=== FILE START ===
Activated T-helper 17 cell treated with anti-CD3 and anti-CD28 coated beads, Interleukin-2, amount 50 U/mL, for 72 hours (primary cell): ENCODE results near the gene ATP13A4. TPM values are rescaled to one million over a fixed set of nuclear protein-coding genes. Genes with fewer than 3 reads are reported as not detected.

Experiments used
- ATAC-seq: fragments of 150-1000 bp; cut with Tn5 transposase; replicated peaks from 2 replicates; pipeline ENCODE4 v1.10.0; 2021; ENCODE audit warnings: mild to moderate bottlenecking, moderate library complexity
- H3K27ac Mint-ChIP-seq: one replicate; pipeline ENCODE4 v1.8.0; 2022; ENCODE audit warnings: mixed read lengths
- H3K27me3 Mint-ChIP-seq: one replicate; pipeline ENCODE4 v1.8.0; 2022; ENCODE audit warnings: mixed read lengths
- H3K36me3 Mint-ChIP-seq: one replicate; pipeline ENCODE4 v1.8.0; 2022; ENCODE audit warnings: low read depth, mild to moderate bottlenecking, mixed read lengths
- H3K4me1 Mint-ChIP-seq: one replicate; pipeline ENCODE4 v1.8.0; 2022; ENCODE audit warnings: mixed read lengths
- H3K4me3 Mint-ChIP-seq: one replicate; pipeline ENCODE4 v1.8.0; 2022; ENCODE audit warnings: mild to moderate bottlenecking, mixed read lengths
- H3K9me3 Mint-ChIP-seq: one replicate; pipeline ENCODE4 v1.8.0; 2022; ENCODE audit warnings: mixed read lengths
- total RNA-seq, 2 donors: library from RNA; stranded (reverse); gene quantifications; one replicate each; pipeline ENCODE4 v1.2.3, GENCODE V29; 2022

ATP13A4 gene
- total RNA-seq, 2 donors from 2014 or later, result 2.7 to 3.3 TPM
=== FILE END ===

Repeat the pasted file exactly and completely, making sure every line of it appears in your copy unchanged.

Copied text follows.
Activated T-helper 17 cell treated with anti-CD3 and anti-CD28 coated beads, Interleukin-2, amount 50 U/mL, for 72 hours (primary cell): ENCODE results near the gene ATP13A4. TPM values are rescaled to one million over a fixed set of nuclear protein-coding genes. Genes with fewer than 3 reads are reported as not detected.

Experiments used
- ATAC-seq: fragments of 150-1000 bp; cut with Tn5 transposase; replicated peaks from 2 replicates; pipeline ENCODE4 v1.10.0; 2021; ENCODE audit warnings: mild to moderate bottlenecking, moderate library complexity
- H3K27ac Mint-ChIP-seq: one replicate; pipeline ENCODE4 v1.8.0; 2022; ENCODE audit warnings: mixed read lengths
- H3K27me3 Mint-ChIP-seq: one replicate; pipeline ENCODE4 v1.8.0; 2022; ENCODE audit warnings: mixed read lengths
- H3K36me3 Mint-ChIP-seq: one replicate; pipeline ENCODE4 v1.8.0; 2022; ENCODE audit warnings: low read depth, mild to moderate bottlenecking, mixed read lengths
- H3K4me1 Mint-ChIP-seq: one replicate; pipeline ENCODE4 v1.8.0; 2022; ENCODE audit warnings: mixed read lengths
- H3K4me3 Mint-ChIP-seq: one replicate; pipeline ENCODE4 v1.8.0; 2022; ENCODE audit warnings: mild to moderate bottlenecking, mixed read lengths
- H3K9me3 Mint-ChIP-seq: one replicate; pipeline ENCODE4 v1.8.0; 2022; ENCODE audit warnings: mixed read lengths
- total RNA-seq, 2 donors: library from RNA; stranded (reverse); gene quantifications; one replicate each; pipeline ENCODE4 v1.2.3, GENCODE V29; 2022

ATP13A4 gene
- total RNA-seq, 2 donors from 2014 or later, result 2.7 to 3.3 TPM